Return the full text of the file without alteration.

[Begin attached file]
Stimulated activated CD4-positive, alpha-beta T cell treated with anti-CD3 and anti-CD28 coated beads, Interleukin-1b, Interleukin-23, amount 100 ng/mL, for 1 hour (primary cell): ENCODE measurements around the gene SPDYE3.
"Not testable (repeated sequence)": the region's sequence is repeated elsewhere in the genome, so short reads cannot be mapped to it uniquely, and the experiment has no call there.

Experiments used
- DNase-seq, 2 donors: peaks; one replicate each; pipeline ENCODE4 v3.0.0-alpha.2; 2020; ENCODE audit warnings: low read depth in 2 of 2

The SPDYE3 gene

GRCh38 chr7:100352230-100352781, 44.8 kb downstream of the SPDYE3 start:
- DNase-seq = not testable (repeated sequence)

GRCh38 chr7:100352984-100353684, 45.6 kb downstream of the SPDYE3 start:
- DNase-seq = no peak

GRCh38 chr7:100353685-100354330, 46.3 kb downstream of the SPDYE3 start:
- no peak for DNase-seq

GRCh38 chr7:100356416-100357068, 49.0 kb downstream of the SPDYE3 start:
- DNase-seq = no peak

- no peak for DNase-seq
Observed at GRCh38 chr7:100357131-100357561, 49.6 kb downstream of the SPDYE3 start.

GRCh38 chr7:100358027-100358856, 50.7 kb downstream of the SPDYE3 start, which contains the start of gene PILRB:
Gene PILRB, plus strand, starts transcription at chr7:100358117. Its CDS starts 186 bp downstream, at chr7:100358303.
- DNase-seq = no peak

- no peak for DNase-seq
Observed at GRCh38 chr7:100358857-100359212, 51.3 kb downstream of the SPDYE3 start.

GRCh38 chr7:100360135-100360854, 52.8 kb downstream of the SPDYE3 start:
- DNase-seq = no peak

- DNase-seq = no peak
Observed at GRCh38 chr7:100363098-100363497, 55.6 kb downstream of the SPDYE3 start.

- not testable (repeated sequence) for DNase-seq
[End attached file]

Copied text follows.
Stimulated activated CD4-positive, alpha-beta T cell treated with anti-CD3 and anti-CD28 coated beads, Interleukin-1b, Interleukin-23, amount 100 ng/mL, for 1 hour (primary cell): ENCODE measurements around the gene SPDYE3.
"Not testable (repeated sequence)": the region's sequence is repeated elsewhere in the genome, so short reads cannot be mapped to it uniquely, and the experiment has no call there.

Experiments used
- DNase-seq, 2 donors: peaks; one replicate each; pipeline ENCODE4 v3.0.0-alpha.2; 2020; ENCODE audit warnings: low read depth in 2 of 2

The SPDYE3 gene

GRCh38 chr7:100352230-100352781, 44.8 kb downstream of the SPDYE3 start:
- DNase-seq = not testable (repeated sequence)

GRCh38 chr7:100352984-100353684, 45.6 kb downstream of the SPDYE3 start:
- DNase-seq = no peak

GRCh38 chr7:100353685-100354330, 46.3 kb downstream of the SPDYE3 start:
- no peak for DNase-seq

GRCh38 chr7:100356416-100357068, 49.0 kb downstream of the SPDYE3 start:
- DNase-seq = no peak

- no peak for DNase-seq
Observed at GRCh38 chr7:100357131-100357561, 49.6 kb downstream of the SPDYE3 start.

GRCh38 chr7:100358027-100358856, 50.7 kb downstream of the SPDYE3 start, which contains the start of gene PILRB:
Gene PILRB, plus strand, starts transcription at chr7:100358117. Its CDS starts 186 bp downstream, at chr7:100358303.
- DNase-seq = no peak

- no peak for DNase-seq
Observed at GRCh38 chr7:100358857-100359212, 51.3 kb downstream of the SPDYE3 start.

GRCh38 chr7:100360135-100360854, 52.8 kb downstream of the SPDYE3 start:
- DNase-seq = no peak

- DNase-seq = no peak
Observed at GRCh38 chr7:100363098-100363497, 55.6 kb downstream of the SPDYE3 start.

- not testable (repeated sequence) for DNase-seq